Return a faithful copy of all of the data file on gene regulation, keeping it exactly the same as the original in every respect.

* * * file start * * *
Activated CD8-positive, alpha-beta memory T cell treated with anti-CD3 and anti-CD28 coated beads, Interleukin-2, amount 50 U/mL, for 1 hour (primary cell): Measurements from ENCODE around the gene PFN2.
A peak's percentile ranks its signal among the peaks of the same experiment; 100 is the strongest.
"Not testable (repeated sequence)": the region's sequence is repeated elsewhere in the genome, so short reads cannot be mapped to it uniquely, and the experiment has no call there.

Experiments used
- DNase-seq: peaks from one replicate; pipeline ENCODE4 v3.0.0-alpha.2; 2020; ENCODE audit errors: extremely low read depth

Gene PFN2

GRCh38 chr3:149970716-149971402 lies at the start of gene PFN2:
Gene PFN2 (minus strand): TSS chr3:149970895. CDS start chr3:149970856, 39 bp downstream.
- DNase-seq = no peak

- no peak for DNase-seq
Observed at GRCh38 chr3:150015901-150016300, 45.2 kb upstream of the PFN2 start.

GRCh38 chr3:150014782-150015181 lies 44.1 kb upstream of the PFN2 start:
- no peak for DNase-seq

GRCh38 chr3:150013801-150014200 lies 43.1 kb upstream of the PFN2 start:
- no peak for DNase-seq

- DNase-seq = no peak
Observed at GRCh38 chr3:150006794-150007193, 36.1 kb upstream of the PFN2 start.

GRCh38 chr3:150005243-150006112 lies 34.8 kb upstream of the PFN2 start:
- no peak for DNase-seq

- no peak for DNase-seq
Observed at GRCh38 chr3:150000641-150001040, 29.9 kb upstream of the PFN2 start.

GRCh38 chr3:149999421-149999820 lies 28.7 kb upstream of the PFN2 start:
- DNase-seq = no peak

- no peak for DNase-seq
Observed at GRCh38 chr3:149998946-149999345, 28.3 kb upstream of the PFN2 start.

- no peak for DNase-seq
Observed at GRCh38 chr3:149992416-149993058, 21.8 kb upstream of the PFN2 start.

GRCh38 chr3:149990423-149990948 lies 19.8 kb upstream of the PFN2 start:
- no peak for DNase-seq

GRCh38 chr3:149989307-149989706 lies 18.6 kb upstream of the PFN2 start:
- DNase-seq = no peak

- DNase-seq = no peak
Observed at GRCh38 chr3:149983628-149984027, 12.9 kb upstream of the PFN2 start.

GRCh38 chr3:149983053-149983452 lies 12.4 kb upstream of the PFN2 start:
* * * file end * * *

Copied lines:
Activated CD8-positive, alpha-beta memory T cell treated with anti-CD3 and anti-CD28 coated beads, Interleukin-2, amount 50 U/mL, for 1 hour (primary cell): Measurements from ENCODE around the gene PFN2.
A peak's percentile ranks its signal among the peaks of the same experiment; 100 is the strongest.
"Not testable (repeated sequence)": the region's sequence is repeated elsewhere in the genome, so short reads cannot be mapped to it uniquely, and the experiment has no call there.

Experiments used
- DNase-seq: peaks from one replicate; pipeline ENCODE4 v3.0.0-alpha.2; 2020; ENCODE audit errors: extremely low read depth

Gene PFN2

GRCh38 chr3:149970716-149971402 lies at the start of gene PFN2:
Gene PFN2 (minus strand): TSS chr3:149970895. CDS start chr3:149970856, 39 bp downstream.
- DNase-seq = no peak

- no peak for DNase-seq
Observed at GRCh38 chr3:150015901-150016300, 45.2 kb upstream of the PFN2 start.

GRCh38 chr3:150014782-150015181 lies 44.1 kb upstream of the PFN2 start:
- no peak for DNase-seq

GRCh38 chr3:150013801-150014200 lies 43.1 kb upstream of the PFN2 start:
- no peak for DNase-seq

- DNase-seq = no peak
Observed at GRCh38 chr3:150006794-150007193, 36.1 kb upstream of the PFN2 start.

GRCh38 chr3:150005243-150006112 lies 34.8 kb upstream of the PFN2 start:
- no peak for DNase-seq

- no peak for DNase-seq
Observed at GRCh38 chr3:150000641-150001040, 29.9 kb upstream of the PFN2 start.

GRCh38 chr3:149999421-149999820 lies 28.7 kb upstream of the PFN2 start:
- DNase-seq = no peak

- no peak for DNase-seq
Observed at GRCh38 chr3:149998946-149999345, 28.3 kb upstream of the PFN2 start.

- no peak for DNase-seq
Observed at GRCh38 chr3:149992416-149993058, 21.8 kb upstream of the PFN2 start.

GRCh38 chr3:149990423-149990948 lies 19.8 kb upstream of the PFN2 start:
- no peak for DNase-seq

GRCh38 chr3:149989307-149989706 lies 18.6 kb upstream of the PFN2 start:
- DNase-seq = no peak

- DNase-seq = no peak
Observed at GRCh38 chr3:149983628-149984027, 12.9 kb upstream of the PFN2 start.

GRCh38 chr3:149983053-149983452 lies 12.4 kb upstream of the PFN2 start: